THE main purpose of this paper is to show something of the manner in which woman's work in the home in regulating and arranging the diet of her family may help or hinder their harmonious vital, mental, moral and social development as well as her own, through her ability or inability to make use of the accumulated knowledge of conditions necessary for human welfare.
The purpose also is to show if possible the importance of greater knowledge of what is best for individual welfare on the part of homemakers to whom is intrusted the first and early care of the potential citizen or the social personality with its varied phenomena of vitality, mentality, morality and sociality.
Vitality is fundamental. Without good health we can not expect the highest mental development. Without good health and the vital conditions which produce it we can not expect a high morality. Without good health and the sense of well being which accompanies it, we can not expect a deep sense of sociality or social sympathy.
Two factors operate to produce vitality, i. e., heredity and hygiene. Within the limits of this paper heredity has no place. One phase alone of hygiene will be discussed. The hygienic methods of improving vitality may be classed in three groups—public hygiene or the activities of government, such as general sanitary measures; semi-public hygiene or the activities of the medical profession and institutions such as hospitals; and personal hygiene or the private life of the individual and family.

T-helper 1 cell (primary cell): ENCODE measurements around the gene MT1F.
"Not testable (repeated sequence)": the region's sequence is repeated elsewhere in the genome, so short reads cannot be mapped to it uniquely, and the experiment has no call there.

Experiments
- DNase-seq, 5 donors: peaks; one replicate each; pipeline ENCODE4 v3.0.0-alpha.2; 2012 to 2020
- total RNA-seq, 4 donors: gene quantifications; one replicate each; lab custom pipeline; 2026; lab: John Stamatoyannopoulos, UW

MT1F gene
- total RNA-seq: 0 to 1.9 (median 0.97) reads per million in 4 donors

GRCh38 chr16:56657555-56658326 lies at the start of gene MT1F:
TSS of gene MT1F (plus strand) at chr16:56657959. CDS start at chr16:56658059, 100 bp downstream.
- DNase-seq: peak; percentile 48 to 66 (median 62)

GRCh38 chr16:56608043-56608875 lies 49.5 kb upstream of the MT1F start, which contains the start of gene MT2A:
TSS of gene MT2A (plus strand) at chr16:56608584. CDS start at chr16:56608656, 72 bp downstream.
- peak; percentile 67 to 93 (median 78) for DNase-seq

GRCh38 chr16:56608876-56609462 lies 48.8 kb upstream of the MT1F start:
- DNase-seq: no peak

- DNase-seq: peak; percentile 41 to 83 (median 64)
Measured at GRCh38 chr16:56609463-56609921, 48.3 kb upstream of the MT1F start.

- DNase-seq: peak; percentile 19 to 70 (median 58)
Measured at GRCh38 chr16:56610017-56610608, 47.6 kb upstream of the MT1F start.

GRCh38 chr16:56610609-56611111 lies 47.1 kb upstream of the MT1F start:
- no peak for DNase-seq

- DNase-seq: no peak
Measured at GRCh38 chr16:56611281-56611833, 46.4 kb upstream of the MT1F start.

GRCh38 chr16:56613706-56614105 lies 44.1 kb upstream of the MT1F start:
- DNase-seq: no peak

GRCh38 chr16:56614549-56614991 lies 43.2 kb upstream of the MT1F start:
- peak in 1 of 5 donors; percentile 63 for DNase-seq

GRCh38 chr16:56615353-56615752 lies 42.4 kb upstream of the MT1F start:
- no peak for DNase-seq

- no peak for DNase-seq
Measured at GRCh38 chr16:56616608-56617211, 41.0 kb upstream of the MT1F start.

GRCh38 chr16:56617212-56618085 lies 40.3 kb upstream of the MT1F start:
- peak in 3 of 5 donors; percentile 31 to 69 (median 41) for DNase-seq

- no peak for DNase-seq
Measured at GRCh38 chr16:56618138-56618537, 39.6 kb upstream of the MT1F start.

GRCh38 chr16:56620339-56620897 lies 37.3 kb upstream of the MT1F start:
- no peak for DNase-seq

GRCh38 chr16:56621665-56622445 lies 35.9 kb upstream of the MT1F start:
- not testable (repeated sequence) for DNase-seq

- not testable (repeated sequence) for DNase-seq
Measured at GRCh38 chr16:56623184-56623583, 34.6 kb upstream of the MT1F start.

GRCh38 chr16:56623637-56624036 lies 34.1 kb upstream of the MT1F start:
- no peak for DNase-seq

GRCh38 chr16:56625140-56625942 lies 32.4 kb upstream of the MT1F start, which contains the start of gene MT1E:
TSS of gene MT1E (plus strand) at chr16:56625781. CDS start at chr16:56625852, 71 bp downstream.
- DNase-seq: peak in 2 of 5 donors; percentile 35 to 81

The subject of personal hygiene has three main divisions: nutrition or suitable foods; environment—air, soil, clothing, dwellings and so on, and activity or the proper balance between work, play and sleep. Still another element in personal hygiene concerns the sex relation. These divisions of the subject of personal hygiene are closely bound together in their importance to human welfare. Yet food is the primary essential of the human organism. Food, then, is the phase of
- The writer wishes to express her sense of obligation in the preparation of this paper to the department of sociology and economics and the department of chemistry of the State University of Iowa.